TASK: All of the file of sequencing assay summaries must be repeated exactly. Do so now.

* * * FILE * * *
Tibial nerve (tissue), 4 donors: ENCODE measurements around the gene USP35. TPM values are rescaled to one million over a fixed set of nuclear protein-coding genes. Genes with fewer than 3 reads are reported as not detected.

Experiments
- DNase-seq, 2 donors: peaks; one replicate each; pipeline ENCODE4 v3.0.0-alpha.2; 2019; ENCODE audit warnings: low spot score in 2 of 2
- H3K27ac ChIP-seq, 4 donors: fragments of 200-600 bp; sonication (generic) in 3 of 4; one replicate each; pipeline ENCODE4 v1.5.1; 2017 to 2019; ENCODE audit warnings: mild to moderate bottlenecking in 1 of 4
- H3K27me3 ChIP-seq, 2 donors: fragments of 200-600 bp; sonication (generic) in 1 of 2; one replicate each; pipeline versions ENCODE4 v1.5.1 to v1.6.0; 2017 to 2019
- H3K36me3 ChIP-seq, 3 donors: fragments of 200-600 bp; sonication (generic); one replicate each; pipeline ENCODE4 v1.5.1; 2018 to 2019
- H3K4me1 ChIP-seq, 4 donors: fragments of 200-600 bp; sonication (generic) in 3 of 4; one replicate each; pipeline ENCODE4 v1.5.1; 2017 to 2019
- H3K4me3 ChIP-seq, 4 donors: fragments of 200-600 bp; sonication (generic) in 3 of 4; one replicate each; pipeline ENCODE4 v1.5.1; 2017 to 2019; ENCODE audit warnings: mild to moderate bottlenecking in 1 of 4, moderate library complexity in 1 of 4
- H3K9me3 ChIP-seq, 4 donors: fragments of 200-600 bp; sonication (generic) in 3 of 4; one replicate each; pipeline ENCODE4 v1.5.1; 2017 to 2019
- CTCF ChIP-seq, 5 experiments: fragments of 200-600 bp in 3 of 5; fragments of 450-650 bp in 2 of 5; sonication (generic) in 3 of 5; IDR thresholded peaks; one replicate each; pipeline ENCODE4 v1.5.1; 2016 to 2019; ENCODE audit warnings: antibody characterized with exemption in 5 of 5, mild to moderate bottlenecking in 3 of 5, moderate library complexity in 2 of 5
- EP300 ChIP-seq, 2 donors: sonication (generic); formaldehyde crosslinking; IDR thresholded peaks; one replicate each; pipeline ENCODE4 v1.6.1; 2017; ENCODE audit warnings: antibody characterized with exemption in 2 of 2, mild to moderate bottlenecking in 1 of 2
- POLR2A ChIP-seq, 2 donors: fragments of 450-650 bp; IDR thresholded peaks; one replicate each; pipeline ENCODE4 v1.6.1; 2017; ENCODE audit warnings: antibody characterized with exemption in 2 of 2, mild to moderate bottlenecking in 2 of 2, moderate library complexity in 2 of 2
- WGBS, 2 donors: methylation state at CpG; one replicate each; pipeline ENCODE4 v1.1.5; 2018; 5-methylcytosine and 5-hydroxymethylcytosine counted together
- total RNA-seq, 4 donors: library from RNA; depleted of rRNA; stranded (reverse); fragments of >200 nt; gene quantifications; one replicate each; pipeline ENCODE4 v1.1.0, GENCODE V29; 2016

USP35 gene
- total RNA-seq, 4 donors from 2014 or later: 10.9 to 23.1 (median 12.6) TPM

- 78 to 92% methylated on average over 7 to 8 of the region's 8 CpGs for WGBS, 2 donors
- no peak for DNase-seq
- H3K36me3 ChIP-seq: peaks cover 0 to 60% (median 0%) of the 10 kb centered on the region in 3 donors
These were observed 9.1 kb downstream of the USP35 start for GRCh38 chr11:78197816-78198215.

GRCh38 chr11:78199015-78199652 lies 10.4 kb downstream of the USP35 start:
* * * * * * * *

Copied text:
Tibial nerve (tissue), 4 donors: ENCODE measurements around the gene USP35. TPM values are rescaled to one million over a fixed set of nuclear protein-coding genes. Genes with fewer than 3 reads are reported as not detected.

Experiments
- DNase-seq, 2 donors: peaks; one replicate each; pipeline ENCODE4 v3.0.0-alpha.2; 2019; ENCODE audit warnings: low spot score in 2 of 2
- H3K27ac ChIP-seq, 4 donors: fragments of 200-600 bp; sonication (generic) in 3 of 4; one replicate each; pipeline ENCODE4 v1.5.1; 2017 to 2019; ENCODE audit warnings: mild to moderate bottlenecking in 1 of 4
- H3K27me3 ChIP-seq, 2 donors: fragments of 200-600 bp; sonication (generic) in 1 of 2; one replicate each; pipeline versions ENCODE4 v1.5.1 to v1.6.0; 2017 to 2019
- H3K36me3 ChIP-seq, 3 donors: fragments of 200-600 bp; sonication (generic); one replicate each; pipeline ENCODE4 v1.5.1; 2018 to 2019
- H3K4me1 ChIP-seq, 4 donors: fragments of 200-600 bp; sonication (generic) in 3 of 4; one replicate each; pipeline ENCODE4 v1.5.1; 2017 to 2019
- H3K4me3 ChIP-seq, 4 donors: fragments of 200-600 bp; sonication (generic) in 3 of 4; one replicate each; pipeline ENCODE4 v1.5.1; 2017 to 2019; ENCODE audit warnings: mild to moderate bottlenecking in 1 of 4, moderate library complexity in 1 of 4
- H3K9me3 ChIP-seq, 4 donors: fragments of 200-600 bp; sonication (generic) in 3 of 4; one replicate each; pipeline ENCODE4 v1.5.1; 2017 to 2019
- CTCF ChIP-seq, 5 experiments: fragments of 200-600 bp in 3 of 5; fragments of 450-650 bp in 2 of 5; sonication (generic) in 3 of 5; IDR thresholded peaks; one replicate each; pipeline ENCODE4 v1.5.1; 2016 to 2019; ENCODE audit warnings: antibody characterized with exemption in 5 of 5, mild to moderate bottlenecking in 3 of 5, moderate library complexity in 2 of 5
- EP300 ChIP-seq, 2 donors: sonication (generic); formaldehyde crosslinking; IDR thresholded peaks; one replicate each; pipeline ENCODE4 v1.6.1; 2017; ENCODE audit warnings: antibody characterized with exemption in 2 of 2, mild to moderate bottlenecking in 1 of 2
- POLR2A ChIP-seq, 2 donors: fragments of 450-650 bp; IDR thresholded peaks; one replicate each; pipeline ENCODE4 v1.6.1; 2017; ENCODE audit warnings: antibody characterized with exemption in 2 of 2, mild to moderate bottlenecking in 2 of 2, moderate library complexity in 2 of 2
- WGBS, 2 donors: methylation state at CpG; one replicate each; pipeline ENCODE4 v1.1.5; 2018; 5-methylcytosine and 5-hydroxymethylcytosine counted together
- total RNA-seq, 4 donors: library from RNA; depleted of rRNA; stranded (reverse); fragments of >200 nt; gene quantifications; one replicate each; pipeline ENCODE4 v1.1.0, GENCODE V29; 2016

USP35 gene
- total RNA-seq, 4 donors from 2014 or later: 10.9 to 23.1 (median 12.6) TPM

- 78 to 92% methylated on average over 7 to 8 of the region's 8 CpGs for WGBS, 2 donors
- no peak for DNase-seq
- H3K36me3 ChIP-seq: peaks cover 0 to 60% (median 0%) of the 10 kb centered on the region in 3 donors
These were observed 9.1 kb downstream of the USP35 start for GRCh38 chr11:78197816-78198215.

GRCh38 chr11:78199015-78199652 lies 10.4 kb downstream of the USP35 start: